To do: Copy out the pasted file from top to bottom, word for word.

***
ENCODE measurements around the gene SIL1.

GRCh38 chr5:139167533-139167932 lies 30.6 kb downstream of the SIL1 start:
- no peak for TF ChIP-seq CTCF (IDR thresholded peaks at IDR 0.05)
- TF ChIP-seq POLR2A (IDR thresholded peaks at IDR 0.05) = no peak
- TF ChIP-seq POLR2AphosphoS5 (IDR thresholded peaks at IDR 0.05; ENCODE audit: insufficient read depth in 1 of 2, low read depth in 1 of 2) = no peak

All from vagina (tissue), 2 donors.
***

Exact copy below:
ENCODE measurements around the gene SIL1.

GRCh38 chr5:139167533-139167932 lies 30.6 kb downstream of the SIL1 start:
- no peak for TF ChIP-seq CTCF (IDR thresholded peaks at IDR 0.05)
- TF ChIP-seq POLR2A (IDR thresholded peaks at IDR 0.05) = no peak
- TF ChIP-seq POLR2AphosphoS5 (IDR thresholded peaks at IDR 0.05; ENCODE audit: insufficient read depth in 1 of 2, low read depth in 1 of 2) = no peak

All from vagina (tissue), 2 donors.